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Technology goes bananas for monkey challenge

When it comes to technology, who’s smarter: man or monkey? That’s the question Yahoo attempted to answer when it held its Yahoo! Tech Monkey Challenge last month at Bryant Park in New York City. The event had two chimps, Sabel and Cody, that were trained by experts to take and print digital photos to compete against everyday New Yorkers to see who could do it the fastest. The event was to promote Yahoo! Tech, a new Web site the company said offers technology information in a language that even a monkey could understand. The chimps were trained using a colour-coded system on the buttons of the gadgets and the chimps only needed to know how to press the colour-coded button.

An IT expert case of mistaken identity

The British Broadcasting Corp.(BBC) has apologized to viewers after accidently putting live on air last month a cabbie that the network mistakenly believed was Guy Kewney, an expert on Internet music downloads. Kewney was scheduled to talk about his views of the May 8 verdict on Apple Computer’s win over Apple Corp. Instead, Guy Goma, a Congolese man, was put on air. Goma was at the BBC applying for a technology-related job and followed an employee to the studio after a mistake was made at the reception desk. At first, when Goma was introduced by the anchor as Kewney, he scrunched his face in panic and opened his mouth as if to explain. When asked for his views on the verdict, Goma replied he was surprised and as the interview went on, he grew in confidence and went on to deliver his opinion on music downloads. The real Guy was waiting to be taken to the studio when he looked up at a monitor and witnessed Goma seated in the interviewee chair.

Pubs use biometrics to keep troublemakers out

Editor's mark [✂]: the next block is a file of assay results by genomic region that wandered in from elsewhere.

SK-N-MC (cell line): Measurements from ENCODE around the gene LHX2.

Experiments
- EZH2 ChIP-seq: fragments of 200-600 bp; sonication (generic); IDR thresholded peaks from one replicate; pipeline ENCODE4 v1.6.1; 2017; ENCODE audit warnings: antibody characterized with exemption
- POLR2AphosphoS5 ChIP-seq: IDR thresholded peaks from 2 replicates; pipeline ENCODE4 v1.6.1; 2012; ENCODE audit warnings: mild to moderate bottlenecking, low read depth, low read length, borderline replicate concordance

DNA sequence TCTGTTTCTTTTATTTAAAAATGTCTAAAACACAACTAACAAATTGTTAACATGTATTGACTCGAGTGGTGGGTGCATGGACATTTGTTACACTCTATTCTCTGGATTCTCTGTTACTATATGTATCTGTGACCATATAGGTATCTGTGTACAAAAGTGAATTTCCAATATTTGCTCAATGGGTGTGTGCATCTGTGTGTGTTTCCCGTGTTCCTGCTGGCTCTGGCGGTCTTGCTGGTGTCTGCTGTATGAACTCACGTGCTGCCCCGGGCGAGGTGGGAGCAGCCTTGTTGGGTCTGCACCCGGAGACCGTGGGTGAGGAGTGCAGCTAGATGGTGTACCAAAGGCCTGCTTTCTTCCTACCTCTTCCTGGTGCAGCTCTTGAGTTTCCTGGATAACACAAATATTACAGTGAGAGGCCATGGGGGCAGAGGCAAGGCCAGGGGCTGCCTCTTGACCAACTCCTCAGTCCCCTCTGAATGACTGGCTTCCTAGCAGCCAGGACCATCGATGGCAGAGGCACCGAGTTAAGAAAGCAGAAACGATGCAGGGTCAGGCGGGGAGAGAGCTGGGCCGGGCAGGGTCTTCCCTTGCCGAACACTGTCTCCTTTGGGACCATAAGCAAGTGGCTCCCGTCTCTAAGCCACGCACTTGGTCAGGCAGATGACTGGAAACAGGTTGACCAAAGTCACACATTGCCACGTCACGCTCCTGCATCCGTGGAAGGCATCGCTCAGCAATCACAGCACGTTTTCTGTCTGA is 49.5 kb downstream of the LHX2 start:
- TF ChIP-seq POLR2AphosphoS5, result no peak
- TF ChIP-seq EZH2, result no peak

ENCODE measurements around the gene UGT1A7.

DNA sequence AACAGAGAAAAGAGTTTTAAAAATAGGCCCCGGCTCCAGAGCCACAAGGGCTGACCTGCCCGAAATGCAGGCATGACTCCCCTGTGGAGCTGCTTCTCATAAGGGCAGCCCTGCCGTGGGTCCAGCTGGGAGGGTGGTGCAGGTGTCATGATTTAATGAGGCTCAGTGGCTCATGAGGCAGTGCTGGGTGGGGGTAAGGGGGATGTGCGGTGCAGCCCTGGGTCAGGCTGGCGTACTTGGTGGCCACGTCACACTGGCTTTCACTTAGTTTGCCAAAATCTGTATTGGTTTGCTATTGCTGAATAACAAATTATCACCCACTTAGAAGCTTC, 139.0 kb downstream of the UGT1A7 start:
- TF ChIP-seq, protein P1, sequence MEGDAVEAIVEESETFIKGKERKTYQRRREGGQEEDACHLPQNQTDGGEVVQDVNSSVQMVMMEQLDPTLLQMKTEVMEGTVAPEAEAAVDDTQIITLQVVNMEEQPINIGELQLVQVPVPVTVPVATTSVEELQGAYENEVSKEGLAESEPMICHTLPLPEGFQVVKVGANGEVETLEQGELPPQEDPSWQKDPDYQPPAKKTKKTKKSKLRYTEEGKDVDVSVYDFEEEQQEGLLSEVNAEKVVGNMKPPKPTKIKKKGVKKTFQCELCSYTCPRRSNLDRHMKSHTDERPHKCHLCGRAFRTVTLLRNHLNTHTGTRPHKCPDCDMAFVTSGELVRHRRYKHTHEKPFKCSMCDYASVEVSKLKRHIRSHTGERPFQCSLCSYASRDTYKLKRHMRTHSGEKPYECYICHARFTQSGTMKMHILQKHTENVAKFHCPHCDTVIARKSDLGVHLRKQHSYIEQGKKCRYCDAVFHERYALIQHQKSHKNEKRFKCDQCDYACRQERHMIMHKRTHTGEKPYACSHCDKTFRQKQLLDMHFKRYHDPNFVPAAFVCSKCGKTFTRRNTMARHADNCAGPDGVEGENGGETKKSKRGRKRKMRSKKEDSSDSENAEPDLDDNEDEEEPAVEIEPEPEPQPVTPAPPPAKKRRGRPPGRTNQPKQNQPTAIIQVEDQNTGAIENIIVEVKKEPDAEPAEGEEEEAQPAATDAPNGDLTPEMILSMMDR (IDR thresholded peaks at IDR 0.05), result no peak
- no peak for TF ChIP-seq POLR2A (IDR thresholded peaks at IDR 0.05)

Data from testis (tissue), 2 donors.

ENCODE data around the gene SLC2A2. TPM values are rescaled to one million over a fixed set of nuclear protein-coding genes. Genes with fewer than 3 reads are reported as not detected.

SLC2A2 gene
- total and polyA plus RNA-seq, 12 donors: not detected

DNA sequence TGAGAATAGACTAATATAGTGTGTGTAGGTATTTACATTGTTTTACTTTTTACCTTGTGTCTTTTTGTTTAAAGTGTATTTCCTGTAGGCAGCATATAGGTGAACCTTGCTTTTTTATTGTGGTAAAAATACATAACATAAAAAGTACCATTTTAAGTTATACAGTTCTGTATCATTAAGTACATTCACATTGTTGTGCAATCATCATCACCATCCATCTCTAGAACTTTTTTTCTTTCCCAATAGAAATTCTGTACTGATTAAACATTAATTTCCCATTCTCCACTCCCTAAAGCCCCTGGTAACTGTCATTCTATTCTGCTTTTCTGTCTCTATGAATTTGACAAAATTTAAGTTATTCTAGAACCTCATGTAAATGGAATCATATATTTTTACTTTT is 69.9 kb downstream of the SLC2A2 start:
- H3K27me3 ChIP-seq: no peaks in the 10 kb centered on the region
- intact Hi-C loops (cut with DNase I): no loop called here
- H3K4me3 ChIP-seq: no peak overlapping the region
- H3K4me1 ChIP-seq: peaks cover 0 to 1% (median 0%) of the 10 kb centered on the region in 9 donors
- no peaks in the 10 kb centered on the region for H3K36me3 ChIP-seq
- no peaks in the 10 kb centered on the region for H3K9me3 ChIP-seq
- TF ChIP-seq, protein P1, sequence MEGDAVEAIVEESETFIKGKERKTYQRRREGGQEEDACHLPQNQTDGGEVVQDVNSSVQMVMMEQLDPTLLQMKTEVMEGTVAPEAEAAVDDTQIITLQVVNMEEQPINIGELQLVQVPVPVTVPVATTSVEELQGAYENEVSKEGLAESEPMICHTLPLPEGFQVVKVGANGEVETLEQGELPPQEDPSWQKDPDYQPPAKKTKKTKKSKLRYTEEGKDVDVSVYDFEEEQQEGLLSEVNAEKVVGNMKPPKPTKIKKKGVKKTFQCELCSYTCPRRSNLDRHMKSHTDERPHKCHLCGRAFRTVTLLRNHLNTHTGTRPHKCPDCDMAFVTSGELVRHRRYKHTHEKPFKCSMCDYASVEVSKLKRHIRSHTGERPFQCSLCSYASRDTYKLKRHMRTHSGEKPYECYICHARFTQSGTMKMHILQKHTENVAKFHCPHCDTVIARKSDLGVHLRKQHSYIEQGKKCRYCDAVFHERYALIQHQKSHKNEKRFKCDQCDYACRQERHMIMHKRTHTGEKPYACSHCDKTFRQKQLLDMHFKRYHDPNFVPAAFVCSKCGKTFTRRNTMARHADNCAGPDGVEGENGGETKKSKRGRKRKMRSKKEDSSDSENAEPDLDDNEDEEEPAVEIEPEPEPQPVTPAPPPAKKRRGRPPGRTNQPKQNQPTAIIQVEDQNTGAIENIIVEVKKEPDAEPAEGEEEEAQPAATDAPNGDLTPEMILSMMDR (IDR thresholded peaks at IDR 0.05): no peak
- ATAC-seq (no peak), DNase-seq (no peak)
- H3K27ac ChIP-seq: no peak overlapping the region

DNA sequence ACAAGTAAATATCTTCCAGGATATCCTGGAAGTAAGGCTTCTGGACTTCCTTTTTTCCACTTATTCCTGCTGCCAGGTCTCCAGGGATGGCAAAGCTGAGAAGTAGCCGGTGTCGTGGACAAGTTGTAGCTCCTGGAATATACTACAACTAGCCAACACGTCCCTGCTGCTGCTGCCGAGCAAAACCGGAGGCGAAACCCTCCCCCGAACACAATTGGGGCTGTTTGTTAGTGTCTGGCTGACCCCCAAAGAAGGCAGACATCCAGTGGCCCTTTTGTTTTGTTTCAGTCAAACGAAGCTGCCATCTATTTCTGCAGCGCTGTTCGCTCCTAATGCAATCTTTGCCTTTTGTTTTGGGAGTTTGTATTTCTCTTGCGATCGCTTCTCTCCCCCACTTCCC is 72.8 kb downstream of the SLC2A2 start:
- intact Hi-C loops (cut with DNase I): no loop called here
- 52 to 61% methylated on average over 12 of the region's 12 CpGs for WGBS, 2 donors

In an effort to keep out troublemakers, clubs in the United Kingdom have gone hi-tech. Instead of a driver’s licence, clubgoers have to scan in their fingerprint, input personal information and have their photo taken in order to gain entry. The new system is designed to cut down on alcohol-fueled violence that has become common on weekends in the UK. Clubs using the system share the information, so if a rowdy party animal is banned at one club, they would also be banned from any club on the system. There is some concern about who has access to the information and some clubgoers think the system takes away their freedom and privacy. UK police have reassured the public, stating that the information is available only to the clubs using the system and not to the police.

Skype offers free calls to landlines

Internet communications company Skype announced last month that it is giving its U.S. and Canadian-based Skype users the ability to make free landline and mobile phone calls to anywhere within the U.S. and Canada with a service called SkypeOut. In the past, those customers had to pay for calls from PCs to traditional telephones. However, if Skype users want to call people outside North America, they will still incur charges. The company, which has 100 million registered users worldwide, hopes to make this service free as a larger strategy to help increase Skype’s market penetration in North America. According to the firm, the free SkypeOut calls will be available to North American users until the end of this year.

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